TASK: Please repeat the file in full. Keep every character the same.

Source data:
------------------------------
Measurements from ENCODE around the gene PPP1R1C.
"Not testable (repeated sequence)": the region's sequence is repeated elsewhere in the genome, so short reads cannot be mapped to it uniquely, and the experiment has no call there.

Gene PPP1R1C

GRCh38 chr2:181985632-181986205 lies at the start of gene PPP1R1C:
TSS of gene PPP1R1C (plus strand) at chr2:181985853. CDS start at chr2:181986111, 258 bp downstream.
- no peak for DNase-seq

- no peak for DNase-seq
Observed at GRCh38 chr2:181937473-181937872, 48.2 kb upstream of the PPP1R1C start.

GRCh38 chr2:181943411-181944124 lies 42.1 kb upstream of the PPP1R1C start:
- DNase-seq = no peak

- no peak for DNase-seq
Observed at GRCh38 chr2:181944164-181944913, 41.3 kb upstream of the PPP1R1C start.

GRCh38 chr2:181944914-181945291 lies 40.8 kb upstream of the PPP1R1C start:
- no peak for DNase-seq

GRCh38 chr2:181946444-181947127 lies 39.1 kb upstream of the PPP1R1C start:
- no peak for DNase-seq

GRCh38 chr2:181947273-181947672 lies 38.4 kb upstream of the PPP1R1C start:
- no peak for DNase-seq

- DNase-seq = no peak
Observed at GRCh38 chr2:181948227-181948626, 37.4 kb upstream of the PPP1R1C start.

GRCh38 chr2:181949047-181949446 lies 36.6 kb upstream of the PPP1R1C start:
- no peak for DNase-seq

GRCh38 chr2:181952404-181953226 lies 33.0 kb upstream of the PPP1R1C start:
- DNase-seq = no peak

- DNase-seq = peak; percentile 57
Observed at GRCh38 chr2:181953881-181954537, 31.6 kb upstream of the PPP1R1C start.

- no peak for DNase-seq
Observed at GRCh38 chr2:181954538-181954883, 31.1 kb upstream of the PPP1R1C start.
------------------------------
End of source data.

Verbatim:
Measurements from ENCODE around the gene PPP1R1C.
"Not testable (repeated sequence)": the region's sequence is repeated elsewhere in the genome, so short reads cannot be mapped to it uniquely, and the experiment has no call there.

Gene PPP1R1C

GRCh38 chr2:181985632-181986205 lies at the start of gene PPP1R1C:
TSS of gene PPP1R1C (plus strand) at chr2:181985853. CDS start at chr2:181986111, 258 bp downstream.
- no peak for DNase-seq

- no peak for DNase-seq
Observed at GRCh38 chr2:181937473-181937872, 48.2 kb upstream of the PPP1R1C start.

GRCh38 chr2:181943411-181944124 lies 42.1 kb upstream of the PPP1R1C start:
- DNase-seq = no peak

- no peak for DNase-seq
Observed at GRCh38 chr2:181944164-181944913, 41.3 kb upstream of the PPP1R1C start.

GRCh38 chr2:181944914-181945291 lies 40.8 kb upstream of the PPP1R1C start:
- no peak for DNase-seq

GRCh38 chr2:181946444-181947127 lies 39.1 kb upstream of the PPP1R1C start:
- no peak for DNase-seq

GRCh38 chr2:181947273-181947672 lies 38.4 kb upstream of the PPP1R1C start:
- no peak for DNase-seq

- DNase-seq = no peak
Observed at GRCh38 chr2:181948227-181948626, 37.4 kb upstream of the PPP1R1C start.

GRCh38 chr2:181949047-181949446 lies 36.6 kb upstream of the PPP1R1C start:
- no peak for DNase-seq

GRCh38 chr2:181952404-181953226 lies 33.0 kb upstream of the PPP1R1C start:
- DNase-seq = no peak

- DNase-seq = peak; percentile 57
Observed at GRCh38 chr2:181953881-181954537, 31.6 kb upstream of the PPP1R1C start.

- no peak for DNase-seq
Observed at GRCh38 chr2:181954538-181954883, 31.1 kb upstream of the PPP1R1C start.